It’s 2013, we’re approaching the mid-way mark of the season, and the Sixers appear to be an average team vying for a low-seed in the playoffs. It’s easy to hope that the newly acquired Andrew Bynum will tip the scale and help the team ascend in the rankings in a weak conference. But Bynum was only recently cleared to ride a stationary bike, so I don’t anticipate he’ll be saving this season anytime soon.
Jrue Holiday has proved to be a solid first option for the team thus far, turning in career highs in points per game (18), assists per game (9), and PER (18.7). But anyone who watches this team play for more than five minutes quickly realizes that drop off in offensive production after that is pretty steep.
Take a quick glance at the team’s averages and you might think that secondary production could come from Thaddeus Young. He’s close to 15 points per game, getting most of those within 10 feet of the basket. But until he starts getting rewarded for that production by drawing more fouls than Holiday (3.5), he can’t be thought of as a secondary scorer. Let me note that personally, Thad is my favorite player, and there is plenty to love about his game. However, in terms of consistent offensive production, especially in half court sets, the team can’t rely on him for its points.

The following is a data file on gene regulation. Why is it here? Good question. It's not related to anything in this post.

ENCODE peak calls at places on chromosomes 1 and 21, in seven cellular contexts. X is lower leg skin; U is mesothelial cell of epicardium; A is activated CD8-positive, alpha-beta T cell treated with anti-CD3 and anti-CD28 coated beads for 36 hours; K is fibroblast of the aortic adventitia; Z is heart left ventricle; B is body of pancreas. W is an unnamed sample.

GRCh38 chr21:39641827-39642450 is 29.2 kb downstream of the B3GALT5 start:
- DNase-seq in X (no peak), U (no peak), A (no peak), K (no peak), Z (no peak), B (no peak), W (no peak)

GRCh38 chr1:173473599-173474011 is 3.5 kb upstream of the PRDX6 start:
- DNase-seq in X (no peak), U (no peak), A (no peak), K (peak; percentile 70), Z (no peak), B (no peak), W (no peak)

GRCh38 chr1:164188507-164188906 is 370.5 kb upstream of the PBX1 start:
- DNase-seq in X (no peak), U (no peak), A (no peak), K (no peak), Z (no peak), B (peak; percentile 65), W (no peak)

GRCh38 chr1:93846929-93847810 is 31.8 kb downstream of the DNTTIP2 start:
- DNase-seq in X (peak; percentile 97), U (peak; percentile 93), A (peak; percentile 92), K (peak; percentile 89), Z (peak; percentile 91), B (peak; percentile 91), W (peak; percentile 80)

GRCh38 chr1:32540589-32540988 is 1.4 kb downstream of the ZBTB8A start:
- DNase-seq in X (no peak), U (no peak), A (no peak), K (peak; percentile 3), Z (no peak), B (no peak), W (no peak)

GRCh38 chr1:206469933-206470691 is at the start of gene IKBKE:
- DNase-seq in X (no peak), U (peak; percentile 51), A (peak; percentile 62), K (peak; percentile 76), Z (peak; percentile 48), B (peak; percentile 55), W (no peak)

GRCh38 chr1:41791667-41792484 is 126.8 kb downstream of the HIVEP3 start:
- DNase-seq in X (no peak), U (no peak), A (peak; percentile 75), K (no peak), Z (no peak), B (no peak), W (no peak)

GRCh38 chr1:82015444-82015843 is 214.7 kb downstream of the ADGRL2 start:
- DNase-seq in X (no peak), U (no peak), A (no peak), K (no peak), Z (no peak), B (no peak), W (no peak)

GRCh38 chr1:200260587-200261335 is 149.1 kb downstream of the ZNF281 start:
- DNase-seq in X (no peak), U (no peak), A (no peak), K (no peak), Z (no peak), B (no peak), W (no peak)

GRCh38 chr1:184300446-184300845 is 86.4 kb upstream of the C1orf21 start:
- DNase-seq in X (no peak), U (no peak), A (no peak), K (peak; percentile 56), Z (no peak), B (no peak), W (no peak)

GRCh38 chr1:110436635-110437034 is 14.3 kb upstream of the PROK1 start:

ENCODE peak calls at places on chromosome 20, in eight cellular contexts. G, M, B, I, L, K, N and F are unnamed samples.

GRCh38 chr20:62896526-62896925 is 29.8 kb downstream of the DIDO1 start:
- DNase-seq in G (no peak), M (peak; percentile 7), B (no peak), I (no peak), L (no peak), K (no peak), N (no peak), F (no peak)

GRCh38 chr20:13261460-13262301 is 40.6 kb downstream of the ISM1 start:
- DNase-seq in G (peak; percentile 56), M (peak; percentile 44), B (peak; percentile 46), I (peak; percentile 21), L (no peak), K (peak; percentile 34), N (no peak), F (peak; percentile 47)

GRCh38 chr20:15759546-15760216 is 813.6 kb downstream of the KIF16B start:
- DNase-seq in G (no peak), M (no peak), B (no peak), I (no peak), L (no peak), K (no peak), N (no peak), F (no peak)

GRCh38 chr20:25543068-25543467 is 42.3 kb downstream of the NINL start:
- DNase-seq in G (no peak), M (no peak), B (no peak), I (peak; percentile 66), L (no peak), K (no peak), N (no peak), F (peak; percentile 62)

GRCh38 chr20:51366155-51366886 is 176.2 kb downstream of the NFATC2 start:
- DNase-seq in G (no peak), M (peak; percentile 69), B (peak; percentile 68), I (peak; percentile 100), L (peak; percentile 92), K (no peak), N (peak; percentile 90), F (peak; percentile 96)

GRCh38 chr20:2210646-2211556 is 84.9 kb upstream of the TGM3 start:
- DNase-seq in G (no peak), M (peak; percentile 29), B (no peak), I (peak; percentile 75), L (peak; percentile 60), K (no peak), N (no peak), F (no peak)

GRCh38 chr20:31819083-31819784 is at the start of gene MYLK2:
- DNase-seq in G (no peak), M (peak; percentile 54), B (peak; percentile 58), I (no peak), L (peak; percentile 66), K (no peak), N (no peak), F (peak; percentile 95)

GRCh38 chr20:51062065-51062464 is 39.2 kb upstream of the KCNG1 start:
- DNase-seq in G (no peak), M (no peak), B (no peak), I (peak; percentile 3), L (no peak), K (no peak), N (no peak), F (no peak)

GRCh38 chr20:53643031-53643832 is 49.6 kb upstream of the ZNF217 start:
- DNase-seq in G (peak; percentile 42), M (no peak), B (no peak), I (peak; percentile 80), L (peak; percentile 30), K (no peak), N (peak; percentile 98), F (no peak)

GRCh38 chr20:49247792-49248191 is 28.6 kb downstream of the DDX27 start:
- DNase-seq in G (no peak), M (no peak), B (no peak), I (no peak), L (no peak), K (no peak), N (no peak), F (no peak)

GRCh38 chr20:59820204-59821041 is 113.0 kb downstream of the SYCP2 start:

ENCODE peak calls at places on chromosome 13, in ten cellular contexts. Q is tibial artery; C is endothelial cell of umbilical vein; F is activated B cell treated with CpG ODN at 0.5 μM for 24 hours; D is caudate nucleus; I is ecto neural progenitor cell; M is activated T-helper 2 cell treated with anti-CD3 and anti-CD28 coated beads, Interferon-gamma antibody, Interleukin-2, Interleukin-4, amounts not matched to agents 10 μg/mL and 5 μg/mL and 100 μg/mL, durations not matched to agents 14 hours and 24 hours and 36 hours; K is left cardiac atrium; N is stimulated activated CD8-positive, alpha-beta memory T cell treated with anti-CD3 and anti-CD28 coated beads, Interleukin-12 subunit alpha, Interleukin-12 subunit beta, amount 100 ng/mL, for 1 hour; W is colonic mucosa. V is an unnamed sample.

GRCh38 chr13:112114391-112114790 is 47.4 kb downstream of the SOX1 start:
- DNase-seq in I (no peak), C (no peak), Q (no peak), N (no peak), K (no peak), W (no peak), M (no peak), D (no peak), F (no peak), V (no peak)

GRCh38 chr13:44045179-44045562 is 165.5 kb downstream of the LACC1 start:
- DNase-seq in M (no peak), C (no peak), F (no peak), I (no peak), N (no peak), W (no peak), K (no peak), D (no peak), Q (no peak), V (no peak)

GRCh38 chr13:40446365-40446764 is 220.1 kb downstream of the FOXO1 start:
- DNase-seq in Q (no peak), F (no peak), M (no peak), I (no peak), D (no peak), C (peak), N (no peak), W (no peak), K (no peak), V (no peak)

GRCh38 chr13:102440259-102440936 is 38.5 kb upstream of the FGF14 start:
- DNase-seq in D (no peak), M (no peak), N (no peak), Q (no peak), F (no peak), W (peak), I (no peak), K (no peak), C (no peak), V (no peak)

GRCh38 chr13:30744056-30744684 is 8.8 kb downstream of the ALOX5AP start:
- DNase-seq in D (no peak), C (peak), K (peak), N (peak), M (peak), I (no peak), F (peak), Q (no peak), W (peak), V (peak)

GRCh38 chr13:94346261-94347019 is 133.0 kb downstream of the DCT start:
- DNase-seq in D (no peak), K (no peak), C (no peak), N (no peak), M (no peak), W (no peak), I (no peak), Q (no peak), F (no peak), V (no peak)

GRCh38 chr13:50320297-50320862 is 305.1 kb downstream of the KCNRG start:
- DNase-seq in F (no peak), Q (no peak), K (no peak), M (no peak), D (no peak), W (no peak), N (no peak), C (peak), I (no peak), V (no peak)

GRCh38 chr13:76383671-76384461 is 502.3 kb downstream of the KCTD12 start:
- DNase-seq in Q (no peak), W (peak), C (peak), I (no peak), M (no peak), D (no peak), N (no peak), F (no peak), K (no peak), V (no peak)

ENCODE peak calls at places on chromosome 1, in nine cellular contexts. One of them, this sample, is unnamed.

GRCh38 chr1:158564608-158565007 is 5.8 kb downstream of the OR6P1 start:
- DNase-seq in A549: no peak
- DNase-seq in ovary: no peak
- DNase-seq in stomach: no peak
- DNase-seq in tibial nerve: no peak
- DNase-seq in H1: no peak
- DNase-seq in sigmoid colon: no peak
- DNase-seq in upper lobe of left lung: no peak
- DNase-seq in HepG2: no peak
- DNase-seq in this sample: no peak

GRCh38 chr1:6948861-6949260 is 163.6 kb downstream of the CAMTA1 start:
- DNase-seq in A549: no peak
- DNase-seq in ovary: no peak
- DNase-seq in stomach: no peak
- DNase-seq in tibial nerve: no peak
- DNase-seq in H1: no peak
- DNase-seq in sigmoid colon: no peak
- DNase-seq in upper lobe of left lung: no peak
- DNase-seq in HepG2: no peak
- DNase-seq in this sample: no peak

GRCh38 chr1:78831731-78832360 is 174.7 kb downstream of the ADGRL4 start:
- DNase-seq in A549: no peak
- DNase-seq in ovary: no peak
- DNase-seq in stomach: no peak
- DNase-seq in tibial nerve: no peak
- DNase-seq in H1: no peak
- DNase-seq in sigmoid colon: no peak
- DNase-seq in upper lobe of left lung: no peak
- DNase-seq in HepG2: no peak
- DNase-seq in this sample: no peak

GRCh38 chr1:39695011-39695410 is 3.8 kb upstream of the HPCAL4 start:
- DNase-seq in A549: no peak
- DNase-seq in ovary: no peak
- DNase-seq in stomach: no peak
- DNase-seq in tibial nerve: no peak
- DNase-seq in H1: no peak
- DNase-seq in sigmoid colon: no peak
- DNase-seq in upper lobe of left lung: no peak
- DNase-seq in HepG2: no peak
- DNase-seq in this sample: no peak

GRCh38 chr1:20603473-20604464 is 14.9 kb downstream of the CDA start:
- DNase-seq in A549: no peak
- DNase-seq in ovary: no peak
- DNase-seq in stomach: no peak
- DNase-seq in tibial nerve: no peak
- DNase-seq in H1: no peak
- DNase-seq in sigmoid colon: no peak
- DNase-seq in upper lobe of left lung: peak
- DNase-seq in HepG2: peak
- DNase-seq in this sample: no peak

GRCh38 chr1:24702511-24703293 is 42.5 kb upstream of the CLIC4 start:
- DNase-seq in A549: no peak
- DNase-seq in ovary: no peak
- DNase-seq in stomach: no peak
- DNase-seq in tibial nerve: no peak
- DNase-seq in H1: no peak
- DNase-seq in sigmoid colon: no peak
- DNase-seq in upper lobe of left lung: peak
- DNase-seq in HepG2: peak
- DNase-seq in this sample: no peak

Enter Evan Turner. It’s well known that his broken jump shot has been a work in progress since entering the league. His points per game are up to 14 this year compared to last year’s nine. What’s disappointing is that this FG% has regressed from last season and currently sits at .433, dreadful for a starting NBA wing. He also tends to flat-out disappear during games, which is frustrating when Holiday is forced to drive and flail at the rim because no one else is open or hitting their shots. However, it’s not all bad. There is one key aspect in Turner’s game that has shown significant improvement: his three-point shooting.
Turner’s 3P% has nearly doubled since last season, hitting 42.6% of his shots beyond the arc. This has caused his TS% to rise this season despite his regression in FG%. This would indicate that his jump shot is indeed improving. The corner three has even been dubbed “Turnersville” by the Sixers’ broadcast team.
Despite his improvement in this area, Turner is only attempting two 3PT shots a game. That might be okay if he was hitting shots in the paint efficiently (he’s not), or if he wasn’t attempting so many deep two’s (he is), and he’s only hitting 36% of those.
Turner has taken noticeable strides in improving his game this year, and that’s certainly commendable. In fact, he is one of the top defensive rebounders in the Association. But on a team that has severe floor-spacing issues, whose shot selection mostly consists of deep two’s, Tuner needs to step back and fire the long ball.